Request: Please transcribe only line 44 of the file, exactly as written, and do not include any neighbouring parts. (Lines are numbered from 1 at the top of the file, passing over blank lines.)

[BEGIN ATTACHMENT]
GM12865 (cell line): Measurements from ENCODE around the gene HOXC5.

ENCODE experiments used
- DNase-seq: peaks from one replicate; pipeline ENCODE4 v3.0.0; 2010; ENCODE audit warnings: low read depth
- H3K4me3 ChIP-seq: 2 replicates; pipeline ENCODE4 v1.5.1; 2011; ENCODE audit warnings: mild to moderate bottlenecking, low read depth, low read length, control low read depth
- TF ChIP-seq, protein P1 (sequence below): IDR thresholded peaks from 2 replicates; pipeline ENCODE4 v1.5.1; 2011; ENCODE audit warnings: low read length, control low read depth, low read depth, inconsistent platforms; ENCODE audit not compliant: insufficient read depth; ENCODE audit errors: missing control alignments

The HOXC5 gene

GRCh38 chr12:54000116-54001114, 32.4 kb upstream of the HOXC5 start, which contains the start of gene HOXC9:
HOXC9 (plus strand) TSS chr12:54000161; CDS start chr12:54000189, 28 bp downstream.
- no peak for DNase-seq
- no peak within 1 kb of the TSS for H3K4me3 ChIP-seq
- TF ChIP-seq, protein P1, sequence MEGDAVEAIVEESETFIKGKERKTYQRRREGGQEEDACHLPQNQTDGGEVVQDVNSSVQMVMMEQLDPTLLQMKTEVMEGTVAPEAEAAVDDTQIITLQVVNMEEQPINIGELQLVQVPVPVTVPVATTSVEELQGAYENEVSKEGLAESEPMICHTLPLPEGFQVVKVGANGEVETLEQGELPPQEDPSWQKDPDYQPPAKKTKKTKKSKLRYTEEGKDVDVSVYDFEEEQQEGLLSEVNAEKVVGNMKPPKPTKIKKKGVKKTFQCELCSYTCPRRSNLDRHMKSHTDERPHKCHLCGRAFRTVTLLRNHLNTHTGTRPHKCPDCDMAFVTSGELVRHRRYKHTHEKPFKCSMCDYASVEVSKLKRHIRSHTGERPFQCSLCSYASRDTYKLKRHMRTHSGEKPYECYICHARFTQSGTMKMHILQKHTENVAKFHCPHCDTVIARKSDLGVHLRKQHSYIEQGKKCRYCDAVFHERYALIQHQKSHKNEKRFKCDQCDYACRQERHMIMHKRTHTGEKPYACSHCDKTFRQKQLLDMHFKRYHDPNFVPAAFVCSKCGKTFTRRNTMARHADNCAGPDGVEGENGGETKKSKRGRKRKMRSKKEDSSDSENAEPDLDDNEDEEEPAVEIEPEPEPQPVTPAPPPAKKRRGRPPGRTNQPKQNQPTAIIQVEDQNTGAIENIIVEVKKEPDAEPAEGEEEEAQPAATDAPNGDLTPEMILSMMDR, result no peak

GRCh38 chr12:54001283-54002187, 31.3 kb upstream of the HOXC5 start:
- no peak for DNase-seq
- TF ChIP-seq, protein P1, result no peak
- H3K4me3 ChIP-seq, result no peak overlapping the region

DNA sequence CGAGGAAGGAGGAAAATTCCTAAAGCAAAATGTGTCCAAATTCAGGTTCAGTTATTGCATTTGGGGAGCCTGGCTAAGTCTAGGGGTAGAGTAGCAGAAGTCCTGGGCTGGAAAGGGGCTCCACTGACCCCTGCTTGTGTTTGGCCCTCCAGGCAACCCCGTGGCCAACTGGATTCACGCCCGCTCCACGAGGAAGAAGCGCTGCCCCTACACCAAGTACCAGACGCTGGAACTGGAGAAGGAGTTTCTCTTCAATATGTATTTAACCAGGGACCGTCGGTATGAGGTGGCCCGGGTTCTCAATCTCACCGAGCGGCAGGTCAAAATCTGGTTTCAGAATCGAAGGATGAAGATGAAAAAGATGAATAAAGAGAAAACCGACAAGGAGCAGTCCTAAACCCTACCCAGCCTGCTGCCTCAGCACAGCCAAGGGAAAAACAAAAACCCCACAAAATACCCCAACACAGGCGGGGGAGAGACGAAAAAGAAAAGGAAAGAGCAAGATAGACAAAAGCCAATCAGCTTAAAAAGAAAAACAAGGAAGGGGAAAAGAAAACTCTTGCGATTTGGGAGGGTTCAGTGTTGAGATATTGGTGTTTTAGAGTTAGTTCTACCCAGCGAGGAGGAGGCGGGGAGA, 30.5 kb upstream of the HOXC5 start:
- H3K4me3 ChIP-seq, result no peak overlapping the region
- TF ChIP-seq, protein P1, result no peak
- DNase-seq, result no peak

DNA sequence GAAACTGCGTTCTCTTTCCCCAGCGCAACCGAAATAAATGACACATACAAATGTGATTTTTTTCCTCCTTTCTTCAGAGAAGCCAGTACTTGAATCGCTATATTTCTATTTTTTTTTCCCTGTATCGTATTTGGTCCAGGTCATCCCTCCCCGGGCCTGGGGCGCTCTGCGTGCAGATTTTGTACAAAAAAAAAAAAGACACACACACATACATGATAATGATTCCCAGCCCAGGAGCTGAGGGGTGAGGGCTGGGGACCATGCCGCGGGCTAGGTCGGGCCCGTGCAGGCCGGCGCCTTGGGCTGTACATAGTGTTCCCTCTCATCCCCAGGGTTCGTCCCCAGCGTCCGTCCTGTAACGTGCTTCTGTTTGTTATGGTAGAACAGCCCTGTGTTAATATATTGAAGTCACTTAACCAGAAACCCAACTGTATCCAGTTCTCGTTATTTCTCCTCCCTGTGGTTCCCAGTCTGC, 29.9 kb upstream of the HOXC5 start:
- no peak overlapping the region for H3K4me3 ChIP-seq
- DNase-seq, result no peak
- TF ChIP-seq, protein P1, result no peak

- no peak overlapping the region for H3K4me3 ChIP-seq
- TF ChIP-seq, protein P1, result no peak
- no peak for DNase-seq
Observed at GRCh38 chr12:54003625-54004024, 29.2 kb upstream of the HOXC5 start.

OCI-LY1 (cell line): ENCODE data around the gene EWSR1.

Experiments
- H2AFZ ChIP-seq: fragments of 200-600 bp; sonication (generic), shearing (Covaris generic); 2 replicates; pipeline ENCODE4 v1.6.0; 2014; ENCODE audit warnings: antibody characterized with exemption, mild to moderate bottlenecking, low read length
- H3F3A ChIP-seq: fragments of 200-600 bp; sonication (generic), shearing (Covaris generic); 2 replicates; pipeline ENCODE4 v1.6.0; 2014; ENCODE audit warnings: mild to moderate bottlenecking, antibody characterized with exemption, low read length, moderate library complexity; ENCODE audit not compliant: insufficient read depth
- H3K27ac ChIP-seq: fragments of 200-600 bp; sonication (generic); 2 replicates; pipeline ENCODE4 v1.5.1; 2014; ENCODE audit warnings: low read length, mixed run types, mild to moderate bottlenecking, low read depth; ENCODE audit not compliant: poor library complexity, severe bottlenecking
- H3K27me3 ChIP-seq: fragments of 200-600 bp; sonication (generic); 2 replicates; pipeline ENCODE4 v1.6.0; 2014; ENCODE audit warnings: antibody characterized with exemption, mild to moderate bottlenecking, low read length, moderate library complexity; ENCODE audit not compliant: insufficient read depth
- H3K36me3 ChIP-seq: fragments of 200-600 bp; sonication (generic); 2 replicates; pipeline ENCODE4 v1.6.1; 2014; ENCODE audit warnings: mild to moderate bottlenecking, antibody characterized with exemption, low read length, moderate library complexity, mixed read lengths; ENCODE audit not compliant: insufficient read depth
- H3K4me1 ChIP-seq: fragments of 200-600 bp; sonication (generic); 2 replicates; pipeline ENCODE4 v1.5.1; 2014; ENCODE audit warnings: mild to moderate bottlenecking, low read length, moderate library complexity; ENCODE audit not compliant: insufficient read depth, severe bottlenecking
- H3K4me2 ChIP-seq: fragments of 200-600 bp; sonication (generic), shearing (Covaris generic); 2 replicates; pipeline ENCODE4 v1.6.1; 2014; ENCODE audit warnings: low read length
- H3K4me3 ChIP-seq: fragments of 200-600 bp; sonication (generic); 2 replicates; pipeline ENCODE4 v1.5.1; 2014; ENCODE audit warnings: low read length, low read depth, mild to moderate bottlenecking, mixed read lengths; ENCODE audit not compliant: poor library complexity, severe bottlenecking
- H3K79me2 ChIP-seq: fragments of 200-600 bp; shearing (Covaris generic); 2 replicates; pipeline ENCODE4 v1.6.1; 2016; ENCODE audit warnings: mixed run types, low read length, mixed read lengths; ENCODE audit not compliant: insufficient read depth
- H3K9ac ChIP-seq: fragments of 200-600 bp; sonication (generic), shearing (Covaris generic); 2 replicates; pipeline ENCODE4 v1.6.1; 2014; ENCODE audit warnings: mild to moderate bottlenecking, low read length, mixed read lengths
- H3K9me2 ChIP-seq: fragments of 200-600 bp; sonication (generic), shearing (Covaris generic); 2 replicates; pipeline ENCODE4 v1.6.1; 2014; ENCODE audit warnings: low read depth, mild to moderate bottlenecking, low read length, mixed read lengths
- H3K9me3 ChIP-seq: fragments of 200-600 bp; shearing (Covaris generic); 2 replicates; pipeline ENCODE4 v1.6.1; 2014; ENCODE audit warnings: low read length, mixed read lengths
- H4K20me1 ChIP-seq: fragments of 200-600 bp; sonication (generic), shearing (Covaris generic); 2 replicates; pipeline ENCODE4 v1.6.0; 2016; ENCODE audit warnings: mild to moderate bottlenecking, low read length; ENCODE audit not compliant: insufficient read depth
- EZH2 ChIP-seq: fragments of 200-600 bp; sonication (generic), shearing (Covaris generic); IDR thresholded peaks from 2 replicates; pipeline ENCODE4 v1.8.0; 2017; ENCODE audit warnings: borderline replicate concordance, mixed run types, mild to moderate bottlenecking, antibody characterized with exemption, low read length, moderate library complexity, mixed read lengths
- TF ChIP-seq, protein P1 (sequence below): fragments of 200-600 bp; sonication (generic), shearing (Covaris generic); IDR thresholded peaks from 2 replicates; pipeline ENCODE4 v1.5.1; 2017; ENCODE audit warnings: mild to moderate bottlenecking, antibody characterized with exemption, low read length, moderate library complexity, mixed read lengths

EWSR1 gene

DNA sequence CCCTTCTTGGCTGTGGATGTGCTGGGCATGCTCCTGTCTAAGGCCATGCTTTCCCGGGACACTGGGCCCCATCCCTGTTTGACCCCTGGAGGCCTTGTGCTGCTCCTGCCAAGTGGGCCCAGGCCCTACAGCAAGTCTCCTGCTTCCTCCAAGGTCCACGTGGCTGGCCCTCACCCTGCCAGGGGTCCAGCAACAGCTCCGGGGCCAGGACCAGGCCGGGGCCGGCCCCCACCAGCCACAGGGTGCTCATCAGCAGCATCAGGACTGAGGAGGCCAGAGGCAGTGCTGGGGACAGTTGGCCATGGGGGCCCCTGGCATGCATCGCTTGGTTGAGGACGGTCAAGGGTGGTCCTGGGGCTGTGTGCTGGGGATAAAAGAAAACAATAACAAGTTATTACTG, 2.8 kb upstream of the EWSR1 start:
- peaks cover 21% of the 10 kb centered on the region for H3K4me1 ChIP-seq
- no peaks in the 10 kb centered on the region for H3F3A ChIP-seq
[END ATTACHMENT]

- TF ChIP-seq, protein P1 (sequence below): fragments of 200-600 bp; sonication (generic), shearing (Covaris generic); IDR thresholded peaks from 2 replicates; pipeline ENCODE4 v1.5.1; 2017; ENCODE audit warnings: mild to moderate bottlenecking, antibody characterized with exemption, low read length, moderate library complexity, mixed read lengths